Title

The Strengthening Marriage and Relationships Training (SMART) Florida Project: Year 2 Impacts and Outcomes.

Proposal Focus

Research

Abstract

The SMART Florida project was implemented in five strategically identified counties across Florida (i.e., Santa Rosa, Duval, Manatee, Citrus, Palm Beach). These counties are representative of the breadth and depth of Florida’s rural and urban residents geographically, ethnically, and socioeconomically. A broad array of comprehensive research- and evidence-informed SMART and community partner (CP) programs, services, and resources that address the social, emotional, and economic stability needs and well-being of low-income individuals, couples, and at-risk youth in the identified geographic locations is being provided at two levels of integration (Level I: Information Dissemination; Level II: Training) during the duration of the grant to assist highly supported, trained, and networked County UF/IFAS Extension Agents and their community partners to strengthen marriages, relationships, and families among Florida residents across ethnicities and income levels in four statutory activity areas: 1) Education in High Schools (Activity I); 2) Premarital Education (Activity II); 3) Marriage and Relationship Education/Skills (MRES) (Activity III); and, 4) Marriage Enhancement (Marriage and Remarriage) (Activity IV). At-risk youth, those preparing for marriage, married and remarried couples, parents, and active military and veteran couples with a particular focus on participants who are vulnerable to low-income, low-resource, substance abuse, mental health, domestic violence and child abuse issues are some of the special interest target populations served through the SMART Florida project. Implications and outcomes from Year 2 of the grant cycle will be discussed.

Relationship quality and satisfaction among couples has been a topic of interest for decades, with the 1970s marking the initiation of a dramatic expansion of research in this area. The 1970’s also saw the beginning of what was to become a continuing decline in marital quality and satisfaction among first-time married couples (Amato, Johnson, Booth, & Rogers, 2003; Schramm & Harris, 2010). This interest in dyadic couple relationship quality was likely driven by the expanding awareness that quality of marital relationships influences a broad range of positive and negative outcomes; healthy, satisfying marriages provide numerous benefits important to individuals and society, while marital dissolution has a profoundly negative effect (Amato, 2010; Cowan & Cowan, 2005; Harris, Schramm, Marshall, & Lee, 2012; Schramm & Harris, 2010). Furthermore, subjective levels of marital quality and satisfaction are predictive of both marital stability and marital dissolution (Gottman, 1994; Gottman & Notarius, 2000).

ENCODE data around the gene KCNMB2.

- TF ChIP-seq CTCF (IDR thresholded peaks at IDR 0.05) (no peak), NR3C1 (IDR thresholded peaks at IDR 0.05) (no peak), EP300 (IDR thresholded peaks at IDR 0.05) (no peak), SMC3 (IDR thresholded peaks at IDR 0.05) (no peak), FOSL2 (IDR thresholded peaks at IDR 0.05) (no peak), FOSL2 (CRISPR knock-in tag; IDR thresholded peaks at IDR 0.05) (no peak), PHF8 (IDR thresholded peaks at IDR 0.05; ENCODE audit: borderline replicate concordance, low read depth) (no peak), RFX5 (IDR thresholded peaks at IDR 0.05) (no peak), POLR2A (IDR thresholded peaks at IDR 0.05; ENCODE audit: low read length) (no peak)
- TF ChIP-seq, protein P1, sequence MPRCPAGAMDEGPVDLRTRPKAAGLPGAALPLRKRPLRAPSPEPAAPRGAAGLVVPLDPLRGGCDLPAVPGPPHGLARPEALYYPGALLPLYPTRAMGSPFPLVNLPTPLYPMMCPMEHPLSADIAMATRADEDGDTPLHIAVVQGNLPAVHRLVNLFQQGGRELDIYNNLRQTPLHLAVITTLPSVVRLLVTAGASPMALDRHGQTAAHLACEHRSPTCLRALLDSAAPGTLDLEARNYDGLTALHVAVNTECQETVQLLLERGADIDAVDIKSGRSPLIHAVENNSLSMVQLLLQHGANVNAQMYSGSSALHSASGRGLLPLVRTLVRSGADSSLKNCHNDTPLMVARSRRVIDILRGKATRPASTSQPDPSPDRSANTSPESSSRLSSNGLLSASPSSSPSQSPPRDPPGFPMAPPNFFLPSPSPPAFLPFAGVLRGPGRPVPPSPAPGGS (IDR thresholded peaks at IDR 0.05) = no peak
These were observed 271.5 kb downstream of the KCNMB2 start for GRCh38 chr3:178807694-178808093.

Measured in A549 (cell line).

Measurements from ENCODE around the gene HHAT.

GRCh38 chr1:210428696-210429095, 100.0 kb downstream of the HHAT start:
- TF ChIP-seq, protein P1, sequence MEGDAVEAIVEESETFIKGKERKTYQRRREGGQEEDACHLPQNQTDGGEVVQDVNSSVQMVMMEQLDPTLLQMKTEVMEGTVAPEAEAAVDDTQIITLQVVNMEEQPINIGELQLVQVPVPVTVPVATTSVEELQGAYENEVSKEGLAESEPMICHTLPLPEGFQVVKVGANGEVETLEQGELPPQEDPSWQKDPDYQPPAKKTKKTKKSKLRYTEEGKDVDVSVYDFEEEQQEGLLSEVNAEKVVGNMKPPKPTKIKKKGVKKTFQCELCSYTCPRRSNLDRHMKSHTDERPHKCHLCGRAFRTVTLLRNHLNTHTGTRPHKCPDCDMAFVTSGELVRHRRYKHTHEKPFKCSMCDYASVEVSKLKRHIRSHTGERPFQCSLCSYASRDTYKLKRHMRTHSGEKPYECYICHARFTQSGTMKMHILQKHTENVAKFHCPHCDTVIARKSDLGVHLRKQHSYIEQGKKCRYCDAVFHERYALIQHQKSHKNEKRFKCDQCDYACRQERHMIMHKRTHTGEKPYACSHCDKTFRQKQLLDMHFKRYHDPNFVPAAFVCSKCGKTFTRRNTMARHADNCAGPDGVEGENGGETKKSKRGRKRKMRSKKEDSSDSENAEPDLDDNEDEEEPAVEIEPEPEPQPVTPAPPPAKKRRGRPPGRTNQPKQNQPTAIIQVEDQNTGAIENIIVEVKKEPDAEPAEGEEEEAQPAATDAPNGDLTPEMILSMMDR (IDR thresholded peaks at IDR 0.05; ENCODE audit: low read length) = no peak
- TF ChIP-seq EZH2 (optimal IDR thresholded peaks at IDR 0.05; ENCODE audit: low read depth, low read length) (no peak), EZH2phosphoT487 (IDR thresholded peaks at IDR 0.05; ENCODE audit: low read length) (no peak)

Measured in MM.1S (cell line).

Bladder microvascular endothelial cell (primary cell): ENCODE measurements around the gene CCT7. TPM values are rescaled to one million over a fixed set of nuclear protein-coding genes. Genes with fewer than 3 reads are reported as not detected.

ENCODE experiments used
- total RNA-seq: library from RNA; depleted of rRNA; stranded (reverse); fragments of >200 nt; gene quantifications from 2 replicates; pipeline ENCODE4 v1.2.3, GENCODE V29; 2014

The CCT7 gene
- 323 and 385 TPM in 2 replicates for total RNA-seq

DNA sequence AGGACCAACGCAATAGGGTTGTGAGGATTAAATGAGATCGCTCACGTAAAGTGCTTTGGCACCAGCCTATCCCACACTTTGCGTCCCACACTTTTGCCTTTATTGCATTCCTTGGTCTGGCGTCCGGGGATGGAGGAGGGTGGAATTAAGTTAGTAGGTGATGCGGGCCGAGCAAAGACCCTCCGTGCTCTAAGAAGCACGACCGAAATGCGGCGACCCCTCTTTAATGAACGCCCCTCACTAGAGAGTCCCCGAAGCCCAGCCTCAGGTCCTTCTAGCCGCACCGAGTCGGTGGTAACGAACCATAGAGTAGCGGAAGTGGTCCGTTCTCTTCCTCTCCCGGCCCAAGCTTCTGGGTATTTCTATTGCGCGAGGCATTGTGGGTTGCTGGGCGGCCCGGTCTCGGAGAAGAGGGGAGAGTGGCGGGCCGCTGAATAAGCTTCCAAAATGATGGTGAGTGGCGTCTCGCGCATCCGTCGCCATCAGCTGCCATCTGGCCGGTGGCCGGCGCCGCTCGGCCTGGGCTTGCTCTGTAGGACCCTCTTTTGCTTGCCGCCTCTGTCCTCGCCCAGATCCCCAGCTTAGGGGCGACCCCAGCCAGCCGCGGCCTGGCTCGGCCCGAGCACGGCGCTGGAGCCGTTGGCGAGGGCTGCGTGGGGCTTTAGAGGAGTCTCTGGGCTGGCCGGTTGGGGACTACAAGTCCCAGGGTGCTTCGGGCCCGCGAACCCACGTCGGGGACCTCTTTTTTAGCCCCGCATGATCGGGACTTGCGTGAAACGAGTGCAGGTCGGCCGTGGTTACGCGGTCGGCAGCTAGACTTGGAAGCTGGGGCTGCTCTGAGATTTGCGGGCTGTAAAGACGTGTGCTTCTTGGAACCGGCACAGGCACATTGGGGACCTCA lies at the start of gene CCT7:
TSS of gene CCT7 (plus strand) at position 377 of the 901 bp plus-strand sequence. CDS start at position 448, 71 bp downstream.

Family fragmentation costs state and local taxpayers in Florida almost two billion dollars per year in forgone tax revenues, justice system expenses, TANF, Medicaid, SCHIP, and Child Welfare program expenditures. The purpose of this study was to assess associations between relationship quality and satisfaction, intimate partner consensus, and relevant contextual factors among married and unmarried cohabiting couples in a general sample of Floridians (n=1002). This study constitutes an initial baseline study of dyadic couple trends in Florida’s Northwest, North, West Coast, East Coast, and South regions and is the precursor to research currently being conducted over the next five years through a federal healthy marriages and relationships grant. Results indicate that variability in relationship quality is best explained by patterns of negative interaction, consensus, and context respectively. Specific implications for use of relationship education as an intervention in Florida are proposed.

Keywords

healthy marriage, relationship quality, marital quality, Florida couples

Location

Tiger I

Start Date